To rephrase what I said before, we're obviously not on the same page because the only way your advice, as stated, makes sense, is if I'm taking the former approach, which I don't consider acceptable.

    When I'm free tomorrow, I'll try to summarize my understanding of when to call which begin* and end* functions and you can tell me if I've missed or misunderstood any.



  • Things went bad and I only got about 3 or 4 hours of sleep. I'll summarize as soon as I've had a good night's sleep.



  • Sorry for the lack of response. Shortly after my last message, I got bombarded with obligations and it's taken me the last two weeks to get back to where I was before.

    I may or may not have a proper response in the next couple of days. The rest of the family is just getting over a debilitating flu and I've started to show faint symptoms.



  • That's often the result of meddling with model/view programming :)

    Hope you get better



  • "That's often the result of meddling with model/view programming :)" Indeed!

    I don't know if I can offer any real help, but I tell how I would begin. I would make a class inheriting QAbstractItemModel. It has the base model as a (pointer) member. The base model, if it behaves correctly, sends signals when changes are made to it. First I would create only one slot to which I would bind all the signals of the base model except "AboutTo" signals. This slot would simply emit modelAboutToBeReset and modelReset signals (in this order). Everything else would be implemented in the required public functions which are pure virtual in QAbstractItemModel (e.g. rowCount, index, data). Each of those functions would query the base data and return the required result dynamically. In this way every time something changes in the base model my new model would just inform the view that the model is reset. The view constructs itself automatically from scratch by calling the implemented required functions.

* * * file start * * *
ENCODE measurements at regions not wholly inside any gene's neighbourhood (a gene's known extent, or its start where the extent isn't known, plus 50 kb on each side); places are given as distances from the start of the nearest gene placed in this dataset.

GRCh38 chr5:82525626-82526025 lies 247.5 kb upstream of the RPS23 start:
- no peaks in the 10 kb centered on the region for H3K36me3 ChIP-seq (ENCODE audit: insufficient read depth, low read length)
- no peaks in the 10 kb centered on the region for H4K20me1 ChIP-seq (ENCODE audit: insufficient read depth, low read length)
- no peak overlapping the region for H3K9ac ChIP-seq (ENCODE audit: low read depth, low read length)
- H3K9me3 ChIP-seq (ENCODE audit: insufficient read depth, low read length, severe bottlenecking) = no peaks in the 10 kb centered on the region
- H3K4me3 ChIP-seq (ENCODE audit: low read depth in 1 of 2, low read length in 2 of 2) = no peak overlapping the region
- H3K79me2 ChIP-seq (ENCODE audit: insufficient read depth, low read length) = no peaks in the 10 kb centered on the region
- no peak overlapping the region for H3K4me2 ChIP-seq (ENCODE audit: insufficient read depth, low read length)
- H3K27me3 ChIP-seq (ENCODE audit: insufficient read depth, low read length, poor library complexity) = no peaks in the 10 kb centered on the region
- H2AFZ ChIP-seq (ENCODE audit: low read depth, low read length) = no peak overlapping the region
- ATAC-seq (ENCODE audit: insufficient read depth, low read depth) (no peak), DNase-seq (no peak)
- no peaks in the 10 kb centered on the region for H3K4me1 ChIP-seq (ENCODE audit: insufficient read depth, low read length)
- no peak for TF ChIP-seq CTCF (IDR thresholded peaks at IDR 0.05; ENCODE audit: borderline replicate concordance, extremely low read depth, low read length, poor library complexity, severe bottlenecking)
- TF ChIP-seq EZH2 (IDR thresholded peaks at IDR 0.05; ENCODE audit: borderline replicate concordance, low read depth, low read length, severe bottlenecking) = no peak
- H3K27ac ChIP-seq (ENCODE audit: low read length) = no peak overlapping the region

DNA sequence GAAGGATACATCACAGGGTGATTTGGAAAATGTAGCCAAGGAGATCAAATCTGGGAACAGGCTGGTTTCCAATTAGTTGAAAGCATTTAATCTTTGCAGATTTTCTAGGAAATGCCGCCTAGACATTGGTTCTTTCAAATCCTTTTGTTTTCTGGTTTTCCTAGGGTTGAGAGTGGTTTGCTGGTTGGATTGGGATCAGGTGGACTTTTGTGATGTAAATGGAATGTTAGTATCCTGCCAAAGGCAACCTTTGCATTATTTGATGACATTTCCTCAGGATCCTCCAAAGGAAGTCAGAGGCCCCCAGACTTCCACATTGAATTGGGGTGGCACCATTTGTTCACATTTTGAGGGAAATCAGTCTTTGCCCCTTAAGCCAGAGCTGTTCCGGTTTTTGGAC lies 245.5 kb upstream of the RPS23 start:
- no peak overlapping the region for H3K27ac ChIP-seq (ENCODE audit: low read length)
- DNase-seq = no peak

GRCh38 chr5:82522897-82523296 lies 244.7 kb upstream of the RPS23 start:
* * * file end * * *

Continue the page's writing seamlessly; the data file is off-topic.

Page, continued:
In this way I would see if the logic is correct. After that it's easy to cache some data and create new slots which catch e.g. dataChanged and rowsInserted signals which come from the base model. They must be translated to meaningful events in my own model, for example dataChanged of the base model could mean inserting a row in the new model. The new slot which catches the dataChanged signal of the base model queries the data and decides for example that a game was added, therefore new rows are inserted under several different top level nodes. It would emit rowsAboutToBeInserted and rowsInserted with proper arguments for each added row. The view catches those signals and adds the rows as it wants by calling the implemented required functions. As you can see, the QModelIndex is in a big role in emitting the signals and giving the data to the view.

    There's nothing nice M-to-N in this, just a raw general way to create any kind of proxy. Also, because it reimplements QAbstractItemModel it's not as simple as one might wish. Especially I hate QModelIndex.



  • @Eeli-K

    First I would create only one slot to which I would bind all the signals of the base model except "AboutTo" signals. This slot would simply emit modelAboutToBeReset and modelReset signals (in this order). Everything else would be implemented in the required public functions which are pure virtual in QAbstractItemModel (e.g. rowCount, index, data).